It is hard to believe how much and how dramatically the world has changed since we last met. In the blink of an eye, a virus that started on the other side of the world has become a deadly pandemic with tragic consequences also here in Europe.

In a heartbeat, our lifestyles changed. Our streets emptied. Our doors closed. And we went from business as usual to the fight of our lives. In that time, we have seen the fragility of life laid bare in front of our eyes. And we have seen tragedy on a scale unimaginable even just a few short weeks ago in the heart of Europe. My heart goes out to all of the victims and their loved ones. And all of our thoughts and best wishes are with those currently fighting for their lives or sick at home. But while the virus has hit us hard, the people of Europe have hit back just as hard.

But what is unique about this fight is that every single one of us has a role to play. Every single one of us can help repay that debt. By keeping our distance we can slow down the spread of the virus. The numbers in the last few days have shown that we can bend the trend – but only if we all do our share.

This is why I am convinced that while we may be sitting further apart than usual, we must work closer together than ever before. We must look out for each other, we must pull each other through this.Because if there is one thing that is more contagious than this virus, it is love and compassion. And in the face of adversity, the people of Europe are showing how strong that can be.

This is the example that the European Union must follow. By each doing our little bit, we can truly help each other a lot. And our role as Europe’s institutions, policy makers and leaders is to show that same trust, that same unity and that same leadership

A crisis without borders cannot be resolved by putting barriers between us. And yet, this is exactly the first reflex that many European countries had. This simply makes no sense. Because there is not one single Member State that can meet its own needs when it comes to vital medical supplies and equipment. Not one.

The free movement of goods and services is therefore our strongest, and frankly, our only asset to ensure supplies can go where they are needed most. It makes no sense that some countries unilaterally decided to stop exports to others in the Internal Market. And this is why the Commission intervened when a number of countries blocked exports of protective equipment to Italy. It is why we issued guidelines for border measures to protect health and keep goods and essential services available.

The whole set of measures that we have taken reflects the unprecedented situation we are all in. But as I said earlier, the people of Europe are watching what happens next. And they of course want us to do everything we can to save as many lives as we can.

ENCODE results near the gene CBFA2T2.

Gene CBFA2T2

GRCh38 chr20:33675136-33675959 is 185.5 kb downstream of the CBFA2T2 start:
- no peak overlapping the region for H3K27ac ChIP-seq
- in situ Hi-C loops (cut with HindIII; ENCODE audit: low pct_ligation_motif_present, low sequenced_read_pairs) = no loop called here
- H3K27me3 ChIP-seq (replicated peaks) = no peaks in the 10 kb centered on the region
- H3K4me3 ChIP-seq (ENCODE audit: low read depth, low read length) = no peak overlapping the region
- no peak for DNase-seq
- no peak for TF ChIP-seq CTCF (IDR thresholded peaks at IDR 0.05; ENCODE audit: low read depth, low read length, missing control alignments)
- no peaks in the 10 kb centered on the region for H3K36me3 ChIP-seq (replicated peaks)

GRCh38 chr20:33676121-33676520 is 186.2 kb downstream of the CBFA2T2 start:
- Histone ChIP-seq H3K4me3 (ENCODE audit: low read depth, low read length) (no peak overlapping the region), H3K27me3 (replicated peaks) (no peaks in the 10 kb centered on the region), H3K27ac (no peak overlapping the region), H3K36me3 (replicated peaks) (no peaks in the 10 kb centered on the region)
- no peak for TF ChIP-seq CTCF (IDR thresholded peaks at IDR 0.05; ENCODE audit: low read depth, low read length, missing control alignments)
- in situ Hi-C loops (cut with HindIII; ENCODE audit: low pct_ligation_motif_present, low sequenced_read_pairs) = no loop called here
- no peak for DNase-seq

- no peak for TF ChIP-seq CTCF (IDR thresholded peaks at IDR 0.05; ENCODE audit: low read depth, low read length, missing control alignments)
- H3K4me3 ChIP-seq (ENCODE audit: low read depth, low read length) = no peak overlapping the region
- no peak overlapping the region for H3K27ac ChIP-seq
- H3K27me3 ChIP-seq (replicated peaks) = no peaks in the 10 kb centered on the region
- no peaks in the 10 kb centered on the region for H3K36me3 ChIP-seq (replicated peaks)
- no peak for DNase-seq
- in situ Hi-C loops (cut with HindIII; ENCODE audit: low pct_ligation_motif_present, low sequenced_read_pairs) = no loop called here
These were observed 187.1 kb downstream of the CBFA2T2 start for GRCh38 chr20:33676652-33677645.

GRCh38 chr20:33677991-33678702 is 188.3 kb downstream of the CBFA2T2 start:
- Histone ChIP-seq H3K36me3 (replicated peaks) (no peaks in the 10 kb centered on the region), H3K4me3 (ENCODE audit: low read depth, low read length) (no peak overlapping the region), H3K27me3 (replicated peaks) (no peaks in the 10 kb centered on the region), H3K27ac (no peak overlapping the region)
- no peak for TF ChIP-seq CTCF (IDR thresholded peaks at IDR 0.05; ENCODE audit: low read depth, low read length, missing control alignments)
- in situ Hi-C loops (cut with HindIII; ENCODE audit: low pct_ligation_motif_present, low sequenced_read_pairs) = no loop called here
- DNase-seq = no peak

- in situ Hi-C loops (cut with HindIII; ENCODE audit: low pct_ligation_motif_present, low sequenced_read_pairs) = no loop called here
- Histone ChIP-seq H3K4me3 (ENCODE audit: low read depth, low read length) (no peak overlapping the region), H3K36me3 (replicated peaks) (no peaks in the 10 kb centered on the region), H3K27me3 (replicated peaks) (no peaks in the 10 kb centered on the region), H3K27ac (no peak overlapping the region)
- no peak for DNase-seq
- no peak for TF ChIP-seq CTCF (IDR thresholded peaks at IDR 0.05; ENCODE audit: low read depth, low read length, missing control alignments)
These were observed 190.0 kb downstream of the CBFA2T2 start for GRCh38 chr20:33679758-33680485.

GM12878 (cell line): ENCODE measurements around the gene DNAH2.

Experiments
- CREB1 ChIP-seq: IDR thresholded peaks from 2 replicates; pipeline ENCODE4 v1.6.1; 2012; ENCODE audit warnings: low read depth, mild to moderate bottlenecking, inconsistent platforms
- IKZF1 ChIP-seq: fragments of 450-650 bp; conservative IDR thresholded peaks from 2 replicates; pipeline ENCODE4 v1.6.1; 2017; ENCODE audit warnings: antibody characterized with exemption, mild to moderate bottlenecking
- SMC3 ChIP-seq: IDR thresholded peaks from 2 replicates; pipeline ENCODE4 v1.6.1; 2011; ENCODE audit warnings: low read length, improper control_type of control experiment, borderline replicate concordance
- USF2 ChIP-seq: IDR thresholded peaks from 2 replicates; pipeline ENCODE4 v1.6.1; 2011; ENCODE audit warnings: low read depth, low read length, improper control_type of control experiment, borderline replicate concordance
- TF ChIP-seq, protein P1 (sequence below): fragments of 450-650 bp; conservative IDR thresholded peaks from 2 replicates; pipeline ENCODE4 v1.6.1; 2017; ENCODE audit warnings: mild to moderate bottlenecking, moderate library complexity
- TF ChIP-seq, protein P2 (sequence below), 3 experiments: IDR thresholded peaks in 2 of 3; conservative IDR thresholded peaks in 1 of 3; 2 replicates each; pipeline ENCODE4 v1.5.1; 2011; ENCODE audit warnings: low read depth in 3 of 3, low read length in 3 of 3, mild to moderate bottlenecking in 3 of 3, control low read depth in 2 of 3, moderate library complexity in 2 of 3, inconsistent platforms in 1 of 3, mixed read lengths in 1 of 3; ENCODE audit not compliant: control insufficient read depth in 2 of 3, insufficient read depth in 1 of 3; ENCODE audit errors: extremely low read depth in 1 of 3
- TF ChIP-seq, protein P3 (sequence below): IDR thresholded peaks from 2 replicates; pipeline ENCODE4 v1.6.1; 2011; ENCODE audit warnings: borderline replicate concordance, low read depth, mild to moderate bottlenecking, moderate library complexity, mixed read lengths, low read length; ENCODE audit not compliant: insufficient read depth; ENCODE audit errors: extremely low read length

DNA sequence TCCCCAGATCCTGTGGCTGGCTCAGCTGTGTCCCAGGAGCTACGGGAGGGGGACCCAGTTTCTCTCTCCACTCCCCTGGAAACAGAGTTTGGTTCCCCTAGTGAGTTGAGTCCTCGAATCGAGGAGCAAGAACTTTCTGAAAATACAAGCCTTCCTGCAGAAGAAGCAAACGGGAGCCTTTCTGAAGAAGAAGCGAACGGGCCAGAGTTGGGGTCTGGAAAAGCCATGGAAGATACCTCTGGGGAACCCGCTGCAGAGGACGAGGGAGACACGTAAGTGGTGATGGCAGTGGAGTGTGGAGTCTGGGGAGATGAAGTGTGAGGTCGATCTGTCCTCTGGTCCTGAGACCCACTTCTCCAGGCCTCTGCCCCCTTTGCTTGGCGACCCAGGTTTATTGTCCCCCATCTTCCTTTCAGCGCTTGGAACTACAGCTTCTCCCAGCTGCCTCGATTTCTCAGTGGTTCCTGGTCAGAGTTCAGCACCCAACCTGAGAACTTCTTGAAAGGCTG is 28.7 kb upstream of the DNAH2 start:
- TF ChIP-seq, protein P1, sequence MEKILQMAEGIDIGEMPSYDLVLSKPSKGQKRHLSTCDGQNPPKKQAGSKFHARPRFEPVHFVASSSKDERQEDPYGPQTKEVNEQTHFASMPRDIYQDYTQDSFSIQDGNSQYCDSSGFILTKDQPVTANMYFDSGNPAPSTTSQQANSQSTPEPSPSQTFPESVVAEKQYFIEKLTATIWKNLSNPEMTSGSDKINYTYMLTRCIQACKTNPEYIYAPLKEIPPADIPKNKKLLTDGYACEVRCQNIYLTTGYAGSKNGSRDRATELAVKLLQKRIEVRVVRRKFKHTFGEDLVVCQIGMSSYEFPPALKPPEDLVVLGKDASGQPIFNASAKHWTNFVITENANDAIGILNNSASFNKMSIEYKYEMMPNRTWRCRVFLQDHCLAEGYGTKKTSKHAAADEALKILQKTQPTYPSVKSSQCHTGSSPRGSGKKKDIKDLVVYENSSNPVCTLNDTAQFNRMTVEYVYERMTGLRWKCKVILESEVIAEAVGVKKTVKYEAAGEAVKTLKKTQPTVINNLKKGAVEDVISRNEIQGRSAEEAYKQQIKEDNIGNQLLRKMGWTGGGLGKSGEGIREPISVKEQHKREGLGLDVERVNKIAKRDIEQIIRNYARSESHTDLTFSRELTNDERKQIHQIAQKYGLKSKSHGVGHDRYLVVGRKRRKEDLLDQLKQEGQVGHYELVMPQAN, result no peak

But they are also thinking about the day after. They are thinking about what job they will have to go back to, what will happen to their business and to their employers. What will happen to their savings and their mortgage? They will worry about their parents, their neighbour, their local community. They will know that their governments had to make difficult decisions to save lives – yes.

But they will also remember who was there for them – and who was not. And they will remember those that acted – and those who did not. And they will remember the decisions that we take today – or those we will not. The point is that sometime soon there will be a day after. And our job is to make sure that on that day – and on all that follow it – the European Union is there for those that need it. What we do now really matters.

And this is why we launched the Coronavirus Response Investment Initiative to help direct EUR 37 billion mitigate the impact of the crisis, to save lives, jobs and businesses.

This is why we adopted the most flexible ever temporary rules on state aid to enable Member States to give a lifeline to their businesses. The first cases were approved in record time, within a matter of hours.

And this is why, for the first time in our history, we have activated the general escape clause in the Stability and Growth Pact. That means that Member States can use all the firepower they have to support those in work or those out of work, to support businesses small and big, and to support people through these tough times. That is the Europe that people must remember on the day after.

A Europe that works at top speed when it feels as though the whole world has pressed pause. A Europe that is there for its people and Member States when they need it most.  A Europe that has empathy and puts compassion above all else. A Europe that in times of need is both resilient and selfless. That is the Europe I want.

In recent days many of you have quoted Jean Monnet on Europe being forged in crises. This still stands true today. But there is a quote from another founding father which I think also sums up where we are. Konrad Adenauer once said that ‘History is the sum total of things that could have been avoided.’ Dear friends, history is watching us. Let us do the right thing together – with one big heart, not 27 small ones.